Facebook’s EU/UK monopoly probe is the latest Big Tech battleground | #facebookdating | #tinder | #pof


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Facebook CEO Mark Zuckerberg, shown testifying in Washington D.C. before the House Financial Services Committee, is no stranger to his company facing pushback from countries. /Mandel Ngan/AFP

Facebook CEO Mark Zuckerberg, shown testifying in Washington D.C. before the House Financial Services Committee, is no stranger to his company facing pushback from countries. /Mandel Ngan/AFP

Friday’s announcement that Facebook is to be investigated by EU and UK competition authorities brings the latest in a series of antitrust probes by European watchdogs into Big Tech companies, with previous investigations into Amazon, Apple, Google and Microsoft.  

The European Commission is currently focusing on Facebook’s use of data for its Marketplace classified-ads service, but retains the option to extend its scope into other areas. The UK’s Competition and Markets Authority (CMA), which “will seek to work closely with the European Commission as the independent investigations develop,” is already examining not just Marketplace but Facebook Dating, which launched in Europe last year. 

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Facebook has said it would cooperate fully to prove that both investigations are “without merit.”

The CMA says that Facebook collects data through its digital advertising service as well as its single sign-on option, which allows people to sign into other websites, services and apps via their Facebook log-in details.

 

The EU vs Big Tech

It is the first antitrust probe the EU has launched into the world’s largest social network, but Facebook is just one of many Big Tech companies under scrutiny. 

“In today’s digital economy, data should not be used in ways that distort competition,” said European Competition Commissioner Margrethe Vestager. 

There are three main areas in which European watchdogs confront Big Tech companies: tax, monopoly and privacy. And there’s a long history of complaints and cases – including several intra-bloc disagreements. 

 

Tax practises

Big Tech companies save an estimated $500bn a year by shifting profits from higher-tax countries to lower-tax regions, but in February this year, EU member states backed legislation for a country-by-country breakdown of multinationals’ tax payments. (Today’s G7 agreement on tax reform is intended to tackle this issue on a global scale).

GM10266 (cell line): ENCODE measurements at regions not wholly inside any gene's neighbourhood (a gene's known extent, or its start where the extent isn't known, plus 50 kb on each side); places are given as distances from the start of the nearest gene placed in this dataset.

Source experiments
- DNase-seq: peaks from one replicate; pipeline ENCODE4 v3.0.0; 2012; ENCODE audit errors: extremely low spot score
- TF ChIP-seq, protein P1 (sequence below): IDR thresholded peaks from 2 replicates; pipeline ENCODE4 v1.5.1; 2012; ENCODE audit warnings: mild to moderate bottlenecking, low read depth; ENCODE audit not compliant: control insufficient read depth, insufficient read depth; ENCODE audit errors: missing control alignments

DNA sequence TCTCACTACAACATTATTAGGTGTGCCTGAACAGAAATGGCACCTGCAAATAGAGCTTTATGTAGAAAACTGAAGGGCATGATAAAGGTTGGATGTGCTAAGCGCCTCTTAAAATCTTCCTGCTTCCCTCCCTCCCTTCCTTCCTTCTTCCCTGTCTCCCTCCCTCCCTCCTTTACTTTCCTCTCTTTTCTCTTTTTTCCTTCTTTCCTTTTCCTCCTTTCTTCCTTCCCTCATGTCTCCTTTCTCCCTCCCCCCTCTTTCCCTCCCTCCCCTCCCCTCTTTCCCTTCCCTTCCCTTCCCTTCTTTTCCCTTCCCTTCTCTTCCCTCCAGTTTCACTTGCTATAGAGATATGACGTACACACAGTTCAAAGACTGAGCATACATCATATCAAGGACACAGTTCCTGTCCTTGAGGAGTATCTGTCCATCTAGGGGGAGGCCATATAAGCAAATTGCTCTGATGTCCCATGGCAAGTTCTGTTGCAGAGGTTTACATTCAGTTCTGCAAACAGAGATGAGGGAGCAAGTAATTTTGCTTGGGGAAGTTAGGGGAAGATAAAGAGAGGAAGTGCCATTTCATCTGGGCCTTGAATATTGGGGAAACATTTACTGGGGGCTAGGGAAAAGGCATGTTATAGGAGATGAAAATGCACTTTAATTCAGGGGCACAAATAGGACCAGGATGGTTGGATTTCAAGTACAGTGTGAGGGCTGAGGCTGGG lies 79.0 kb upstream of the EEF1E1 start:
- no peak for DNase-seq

However, last month the European General Court overturned a 2017 European Commission ruling that Amazon should repay $300m of what the Commission had called “illegal state aid” tax benefits from Luxembourg. Similarly, in April 2020 the General Court overturned a Commission order for Apple to pay Ireland $15.5bn in unpaid taxes.

 

Big Tech companies have faced many attempts to control their power. /Damien Meyer/CFP

Big Tech companies have faced many attempts to control their power. /Damien Meyer/CFP

 

Besides bloc action, individual countries sometimes take tech firms to task. In September 2019, Google agreed to pay French authorities $510m in back taxes plus a $549m fine. 

But tax-minimization practices remain: just this week it was revealed that an Irish subsidiary of Microsoft, whose year-end profit to June 2020 of $315bn was equivalent to three-quarters of the country’s gross domestic product, paid no corporation tax as it is “resident” for tax purposes in Bermuda. 

 

Monopoly

Facebook now joins other Big Tech firms in being investigated for alleged monopolistic practices. In April this year, an EU antitrust case alleged Apple distorts competition in the music streaming market, following an initial complaint by rival Spotify.

Google has already been hit with almost $10bn in EU fines. A 2017 investigation into Google Shopping levied a fine of $2.9bn, a 2018 probe of the Android smartphone operating system cost Google $5.2bn, and in 2019 advertising violations prompted a $1.8bn fine.

The high cost reflects the growing importance and power of Big Tech. Way back in 2004, the EU levied what was its largest-ever financial punishment on any company after finding Microsoft guilty of a “near monopoly” with its Windows operating system, fining the U.S. tech giant $611 million – a punishment regularly surpassed since.

 

Privacy

Frequently, monopoly investigations center on the use of private data – such as the Commission’s 2019 probe into Amazon‘s use of data from independent retailers using its platform. 

This March, French start-up lobby group France Digitale filed a complaint with the national privacy regulator against Apple, claiming the iOS 14  operating system collects ad user data without explicit consent. 

Last November, privacy campaigner Max Schrems filed cases in Spain and Germany against Apple’s Identifier for Advertisers technology tracking users across apps. Amazon was also sued in Germany last October over claims that it continued to transfer data to the U.S. via a mechanism called Privacy Shield, which the Court of Justice had banned in the EU. 

Finally, the EU’s penetrating gaze can also fall upon itself. In May 2021, the European Data Protection Supervisor ordered investigations into whether EU institutions’ use of cloud services from Amazon and Microsoft fall foul of the Court of Justice’s ruling on Privacy Shield.

 

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